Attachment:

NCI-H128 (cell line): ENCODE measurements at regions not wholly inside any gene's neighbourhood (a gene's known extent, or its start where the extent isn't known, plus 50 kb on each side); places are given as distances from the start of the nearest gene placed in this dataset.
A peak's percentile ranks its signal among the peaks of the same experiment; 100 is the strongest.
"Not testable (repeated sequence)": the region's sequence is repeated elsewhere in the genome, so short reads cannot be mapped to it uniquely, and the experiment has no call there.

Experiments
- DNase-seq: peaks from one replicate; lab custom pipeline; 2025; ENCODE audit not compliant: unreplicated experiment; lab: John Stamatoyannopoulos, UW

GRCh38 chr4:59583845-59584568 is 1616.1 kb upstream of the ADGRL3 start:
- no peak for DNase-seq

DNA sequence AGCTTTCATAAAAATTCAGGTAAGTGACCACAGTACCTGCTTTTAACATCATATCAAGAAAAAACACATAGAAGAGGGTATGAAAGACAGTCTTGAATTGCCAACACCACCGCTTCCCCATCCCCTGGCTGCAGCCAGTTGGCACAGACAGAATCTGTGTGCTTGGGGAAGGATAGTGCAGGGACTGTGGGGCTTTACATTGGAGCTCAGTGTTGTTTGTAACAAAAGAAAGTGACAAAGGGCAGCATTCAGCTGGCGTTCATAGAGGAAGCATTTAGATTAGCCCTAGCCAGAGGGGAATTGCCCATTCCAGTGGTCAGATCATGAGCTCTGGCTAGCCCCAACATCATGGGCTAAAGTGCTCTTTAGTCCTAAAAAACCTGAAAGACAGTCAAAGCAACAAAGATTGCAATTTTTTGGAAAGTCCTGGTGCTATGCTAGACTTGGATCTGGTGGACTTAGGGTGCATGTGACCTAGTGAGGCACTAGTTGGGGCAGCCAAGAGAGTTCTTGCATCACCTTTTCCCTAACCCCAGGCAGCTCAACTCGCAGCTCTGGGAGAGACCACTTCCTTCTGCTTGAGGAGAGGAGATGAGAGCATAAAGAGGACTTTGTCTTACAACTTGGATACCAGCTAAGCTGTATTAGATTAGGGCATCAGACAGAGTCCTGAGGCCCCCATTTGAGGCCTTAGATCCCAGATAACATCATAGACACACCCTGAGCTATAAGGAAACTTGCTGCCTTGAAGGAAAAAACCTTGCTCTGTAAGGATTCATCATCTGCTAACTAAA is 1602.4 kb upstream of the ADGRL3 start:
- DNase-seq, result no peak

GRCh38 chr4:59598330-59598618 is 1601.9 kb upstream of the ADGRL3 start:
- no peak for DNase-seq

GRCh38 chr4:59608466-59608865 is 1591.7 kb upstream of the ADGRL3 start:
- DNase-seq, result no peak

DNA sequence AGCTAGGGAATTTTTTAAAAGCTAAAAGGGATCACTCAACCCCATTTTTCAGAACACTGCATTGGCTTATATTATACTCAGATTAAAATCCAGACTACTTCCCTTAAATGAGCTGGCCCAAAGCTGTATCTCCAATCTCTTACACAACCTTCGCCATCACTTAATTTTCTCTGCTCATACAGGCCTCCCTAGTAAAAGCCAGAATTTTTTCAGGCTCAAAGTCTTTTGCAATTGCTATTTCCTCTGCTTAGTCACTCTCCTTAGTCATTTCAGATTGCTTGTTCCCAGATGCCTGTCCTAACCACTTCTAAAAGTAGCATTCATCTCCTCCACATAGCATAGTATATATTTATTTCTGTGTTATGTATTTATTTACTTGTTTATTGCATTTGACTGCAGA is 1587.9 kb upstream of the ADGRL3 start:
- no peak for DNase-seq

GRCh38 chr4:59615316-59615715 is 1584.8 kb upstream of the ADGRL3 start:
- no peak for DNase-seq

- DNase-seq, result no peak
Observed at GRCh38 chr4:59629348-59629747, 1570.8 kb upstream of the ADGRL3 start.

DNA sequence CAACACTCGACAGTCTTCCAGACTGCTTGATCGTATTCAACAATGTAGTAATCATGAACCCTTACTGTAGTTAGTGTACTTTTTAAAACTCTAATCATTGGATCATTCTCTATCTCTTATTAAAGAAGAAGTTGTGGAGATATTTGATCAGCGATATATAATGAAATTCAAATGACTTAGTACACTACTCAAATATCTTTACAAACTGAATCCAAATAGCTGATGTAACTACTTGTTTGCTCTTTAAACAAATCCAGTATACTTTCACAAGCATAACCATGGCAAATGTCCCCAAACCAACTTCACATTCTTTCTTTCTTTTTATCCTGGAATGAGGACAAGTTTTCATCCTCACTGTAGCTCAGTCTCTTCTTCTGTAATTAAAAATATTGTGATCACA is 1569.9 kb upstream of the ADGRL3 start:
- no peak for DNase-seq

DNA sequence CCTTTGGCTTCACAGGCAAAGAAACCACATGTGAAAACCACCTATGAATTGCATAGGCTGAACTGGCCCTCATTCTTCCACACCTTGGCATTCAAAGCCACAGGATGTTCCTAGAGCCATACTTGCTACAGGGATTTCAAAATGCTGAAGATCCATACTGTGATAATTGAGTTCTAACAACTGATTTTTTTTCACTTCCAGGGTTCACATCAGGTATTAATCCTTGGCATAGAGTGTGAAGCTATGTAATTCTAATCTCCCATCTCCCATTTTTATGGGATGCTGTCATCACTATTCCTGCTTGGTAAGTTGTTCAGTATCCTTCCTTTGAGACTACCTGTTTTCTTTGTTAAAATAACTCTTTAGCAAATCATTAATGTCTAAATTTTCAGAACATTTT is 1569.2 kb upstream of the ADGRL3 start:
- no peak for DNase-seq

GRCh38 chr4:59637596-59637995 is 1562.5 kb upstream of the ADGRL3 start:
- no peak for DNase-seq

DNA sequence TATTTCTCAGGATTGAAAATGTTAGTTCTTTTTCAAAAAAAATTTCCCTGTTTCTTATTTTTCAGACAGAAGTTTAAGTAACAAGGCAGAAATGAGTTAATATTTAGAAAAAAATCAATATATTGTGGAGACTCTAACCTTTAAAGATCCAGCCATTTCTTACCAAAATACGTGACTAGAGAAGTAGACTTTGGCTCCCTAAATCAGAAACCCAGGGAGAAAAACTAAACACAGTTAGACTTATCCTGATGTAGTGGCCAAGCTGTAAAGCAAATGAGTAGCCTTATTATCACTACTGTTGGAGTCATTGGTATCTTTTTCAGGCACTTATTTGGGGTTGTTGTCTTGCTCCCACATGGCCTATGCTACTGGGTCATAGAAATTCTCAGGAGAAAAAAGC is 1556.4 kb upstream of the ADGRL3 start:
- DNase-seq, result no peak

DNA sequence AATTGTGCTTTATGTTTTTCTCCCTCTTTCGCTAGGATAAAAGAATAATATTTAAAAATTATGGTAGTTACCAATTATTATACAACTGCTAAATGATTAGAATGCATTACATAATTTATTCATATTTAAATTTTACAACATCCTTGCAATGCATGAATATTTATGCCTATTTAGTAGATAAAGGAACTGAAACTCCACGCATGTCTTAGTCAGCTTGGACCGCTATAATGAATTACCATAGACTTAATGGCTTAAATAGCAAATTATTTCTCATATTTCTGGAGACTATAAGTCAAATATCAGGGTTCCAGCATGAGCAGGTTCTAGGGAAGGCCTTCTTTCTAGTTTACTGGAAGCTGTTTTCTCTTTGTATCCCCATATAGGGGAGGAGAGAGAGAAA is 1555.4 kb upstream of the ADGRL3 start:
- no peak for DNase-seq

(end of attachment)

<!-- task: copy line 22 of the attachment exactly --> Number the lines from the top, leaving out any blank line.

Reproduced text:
DNA sequence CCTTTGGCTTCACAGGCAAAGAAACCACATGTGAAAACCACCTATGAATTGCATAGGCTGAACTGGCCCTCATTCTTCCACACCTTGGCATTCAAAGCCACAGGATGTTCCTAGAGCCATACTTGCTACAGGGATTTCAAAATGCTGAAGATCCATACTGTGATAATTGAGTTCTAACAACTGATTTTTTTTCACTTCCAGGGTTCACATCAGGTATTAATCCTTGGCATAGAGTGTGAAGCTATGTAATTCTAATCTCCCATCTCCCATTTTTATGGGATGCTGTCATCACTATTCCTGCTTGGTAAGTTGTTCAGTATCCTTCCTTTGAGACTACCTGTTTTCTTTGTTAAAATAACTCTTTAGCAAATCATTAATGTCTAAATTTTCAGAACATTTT is 1569.2 kb upstream of the ADGRL3 start: